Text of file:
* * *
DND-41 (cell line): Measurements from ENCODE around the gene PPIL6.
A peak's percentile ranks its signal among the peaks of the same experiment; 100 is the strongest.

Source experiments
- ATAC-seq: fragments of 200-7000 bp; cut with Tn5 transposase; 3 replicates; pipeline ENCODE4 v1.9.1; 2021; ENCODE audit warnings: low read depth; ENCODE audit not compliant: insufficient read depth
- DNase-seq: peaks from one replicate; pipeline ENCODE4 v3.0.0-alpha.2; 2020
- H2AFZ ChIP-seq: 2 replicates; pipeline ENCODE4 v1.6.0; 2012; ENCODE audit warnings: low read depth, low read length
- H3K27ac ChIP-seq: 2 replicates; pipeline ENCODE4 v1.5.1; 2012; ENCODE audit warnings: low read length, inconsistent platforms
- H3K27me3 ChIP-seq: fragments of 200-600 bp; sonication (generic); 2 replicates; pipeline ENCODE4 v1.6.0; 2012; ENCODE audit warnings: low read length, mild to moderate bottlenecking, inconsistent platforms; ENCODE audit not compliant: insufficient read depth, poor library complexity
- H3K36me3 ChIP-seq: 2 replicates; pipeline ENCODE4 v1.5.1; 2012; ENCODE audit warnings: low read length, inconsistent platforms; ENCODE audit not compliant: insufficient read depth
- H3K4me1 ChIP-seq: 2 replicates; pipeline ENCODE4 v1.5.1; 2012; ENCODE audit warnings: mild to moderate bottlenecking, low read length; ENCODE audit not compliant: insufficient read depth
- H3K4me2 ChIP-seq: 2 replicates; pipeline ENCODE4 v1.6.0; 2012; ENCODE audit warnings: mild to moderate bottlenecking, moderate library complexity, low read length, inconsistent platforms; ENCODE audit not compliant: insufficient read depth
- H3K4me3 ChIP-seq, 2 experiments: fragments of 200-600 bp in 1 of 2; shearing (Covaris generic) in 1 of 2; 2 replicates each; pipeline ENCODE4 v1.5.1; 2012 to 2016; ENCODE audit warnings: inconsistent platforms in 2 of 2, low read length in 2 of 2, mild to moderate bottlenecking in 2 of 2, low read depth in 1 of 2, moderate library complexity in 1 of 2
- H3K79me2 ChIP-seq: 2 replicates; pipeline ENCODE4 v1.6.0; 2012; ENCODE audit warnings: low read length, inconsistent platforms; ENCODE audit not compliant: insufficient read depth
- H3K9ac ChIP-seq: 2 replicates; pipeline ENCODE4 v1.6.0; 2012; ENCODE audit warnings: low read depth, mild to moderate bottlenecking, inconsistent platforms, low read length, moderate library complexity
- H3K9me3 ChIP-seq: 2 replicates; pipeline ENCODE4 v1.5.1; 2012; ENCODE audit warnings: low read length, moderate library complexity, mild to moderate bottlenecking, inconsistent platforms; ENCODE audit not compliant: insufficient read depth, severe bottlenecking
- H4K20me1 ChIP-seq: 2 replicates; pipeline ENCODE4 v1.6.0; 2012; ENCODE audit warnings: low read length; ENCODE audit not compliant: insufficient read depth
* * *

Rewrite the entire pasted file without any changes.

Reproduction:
DND-41 (cell line): Measurements from ENCODE around the gene PPIL6.
A peak's percentile ranks its signal among the peaks of the same experiment; 100 is the strongest.

Source experiments
- ATAC-seq: fragments of 200-7000 bp; cut with Tn5 transposase; 3 replicates; pipeline ENCODE4 v1.9.1; 2021; ENCODE audit warnings: low read depth; ENCODE audit not compliant: insufficient read depth
- DNase-seq: peaks from one replicate; pipeline ENCODE4 v3.0.0-alpha.2; 2020
- H2AFZ ChIP-seq: 2 replicates; pipeline ENCODE4 v1.6.0; 2012; ENCODE audit warnings: low read depth, low read length
- H3K27ac ChIP-seq: 2 replicates; pipeline ENCODE4 v1.5.1; 2012; ENCODE audit warnings: low read length, inconsistent platforms
- H3K27me3 ChIP-seq: fragments of 200-600 bp; sonication (generic); 2 replicates; pipeline ENCODE4 v1.6.0; 2012; ENCODE audit warnings: low read length, mild to moderate bottlenecking, inconsistent platforms; ENCODE audit not compliant: insufficient read depth, poor library complexity
- H3K36me3 ChIP-seq: 2 replicates; pipeline ENCODE4 v1.5.1; 2012; ENCODE audit warnings: low read length, inconsistent platforms; ENCODE audit not compliant: insufficient read depth
- H3K4me1 ChIP-seq: 2 replicates; pipeline ENCODE4 v1.5.1; 2012; ENCODE audit warnings: mild to moderate bottlenecking, low read length; ENCODE audit not compliant: insufficient read depth
- H3K4me2 ChIP-seq: 2 replicates; pipeline ENCODE4 v1.6.0; 2012; ENCODE audit warnings: mild to moderate bottlenecking, moderate library complexity, low read length, inconsistent platforms; ENCODE audit not compliant: insufficient read depth
- H3K4me3 ChIP-seq, 2 experiments: fragments of 200-600 bp in 1 of 2; shearing (Covaris generic) in 1 of 2; 2 replicates each; pipeline ENCODE4 v1.5.1; 2012 to 2016; ENCODE audit warnings: inconsistent platforms in 2 of 2, low read length in 2 of 2, mild to moderate bottlenecking in 2 of 2, low read depth in 1 of 2, moderate library complexity in 1 of 2
- H3K79me2 ChIP-seq: 2 replicates; pipeline ENCODE4 v1.6.0; 2012; ENCODE audit warnings: low read length, inconsistent platforms; ENCODE audit not compliant: insufficient read depth
- H3K9ac ChIP-seq: 2 replicates; pipeline ENCODE4 v1.6.0; 2012; ENCODE audit warnings: low read depth, mild to moderate bottlenecking, inconsistent platforms, low read length, moderate library complexity
- H3K9me3 ChIP-seq: 2 replicates; pipeline ENCODE4 v1.5.1; 2012; ENCODE audit warnings: low read length, moderate library complexity, mild to moderate bottlenecking, inconsistent platforms; ENCODE audit not compliant: insufficient read depth, severe bottlenecking
- H4K20me1 ChIP-seq: 2 replicates; pipeline ENCODE4 v1.6.0; 2012; ENCODE audit warnings: low read length; ENCODE audit not compliant: insufficient read depth